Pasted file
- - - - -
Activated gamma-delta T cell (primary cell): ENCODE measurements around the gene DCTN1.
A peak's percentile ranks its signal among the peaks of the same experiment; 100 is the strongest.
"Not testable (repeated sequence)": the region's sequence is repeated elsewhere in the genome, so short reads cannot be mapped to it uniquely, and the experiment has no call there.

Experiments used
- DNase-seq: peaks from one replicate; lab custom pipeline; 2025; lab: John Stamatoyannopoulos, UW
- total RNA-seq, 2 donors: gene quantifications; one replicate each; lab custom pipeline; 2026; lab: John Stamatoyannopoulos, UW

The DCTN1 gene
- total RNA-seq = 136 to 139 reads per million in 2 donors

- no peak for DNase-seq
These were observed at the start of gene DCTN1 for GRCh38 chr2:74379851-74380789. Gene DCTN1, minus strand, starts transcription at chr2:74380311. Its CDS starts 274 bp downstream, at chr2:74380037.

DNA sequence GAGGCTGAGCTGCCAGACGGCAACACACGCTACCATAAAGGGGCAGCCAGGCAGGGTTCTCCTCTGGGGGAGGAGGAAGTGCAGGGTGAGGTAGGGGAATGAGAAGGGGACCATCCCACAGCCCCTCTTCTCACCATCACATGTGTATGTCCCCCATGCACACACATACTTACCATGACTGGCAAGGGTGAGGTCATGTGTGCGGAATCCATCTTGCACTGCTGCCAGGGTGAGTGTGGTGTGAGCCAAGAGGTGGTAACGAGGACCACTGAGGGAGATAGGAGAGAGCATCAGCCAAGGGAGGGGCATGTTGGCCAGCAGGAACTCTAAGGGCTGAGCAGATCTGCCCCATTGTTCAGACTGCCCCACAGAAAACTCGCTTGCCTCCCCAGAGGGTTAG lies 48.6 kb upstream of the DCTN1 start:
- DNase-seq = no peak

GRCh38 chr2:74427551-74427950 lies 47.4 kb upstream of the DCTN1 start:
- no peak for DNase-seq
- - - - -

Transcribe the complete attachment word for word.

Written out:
Activated gamma-delta T cell (primary cell): ENCODE measurements around the gene DCTN1.
A peak's percentile ranks its signal among the peaks of the same experiment; 100 is the strongest.
"Not testable (repeated sequence)": the region's sequence is repeated elsewhere in the genome, so short reads cannot be mapped to it uniquely, and the experiment has no call there.

Experiments used
- DNase-seq: peaks from one replicate; lab custom pipeline; 2025; lab: John Stamatoyannopoulos, UW
- total RNA-seq, 2 donors: gene quantifications; one replicate each; lab custom pipeline; 2026; lab: John Stamatoyannopoulos, UW

The DCTN1 gene
- total RNA-seq = 136 to 139 reads per million in 2 donors

- no peak for DNase-seq
These were observed at the start of gene DCTN1 for GRCh38 chr2:74379851-74380789. Gene DCTN1, minus strand, starts transcription at chr2:74380311. Its CDS starts 274 bp downstream, at chr2:74380037.

DNA sequence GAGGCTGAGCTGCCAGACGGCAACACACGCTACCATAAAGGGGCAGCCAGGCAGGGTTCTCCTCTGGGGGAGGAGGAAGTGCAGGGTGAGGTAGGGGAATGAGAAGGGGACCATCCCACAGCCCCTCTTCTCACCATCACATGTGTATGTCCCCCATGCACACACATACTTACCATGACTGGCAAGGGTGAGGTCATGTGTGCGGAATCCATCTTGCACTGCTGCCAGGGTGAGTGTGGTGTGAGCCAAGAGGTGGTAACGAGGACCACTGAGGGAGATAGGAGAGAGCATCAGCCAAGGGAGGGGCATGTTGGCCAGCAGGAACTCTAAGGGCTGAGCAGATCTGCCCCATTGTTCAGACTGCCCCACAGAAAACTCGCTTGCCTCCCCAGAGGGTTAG lies 48.6 kb upstream of the DCTN1 start:
- DNase-seq = no peak

GRCh38 chr2:74427551-74427950 lies 47.4 kb upstream of the DCTN1 start:
- no peak for DNase-seq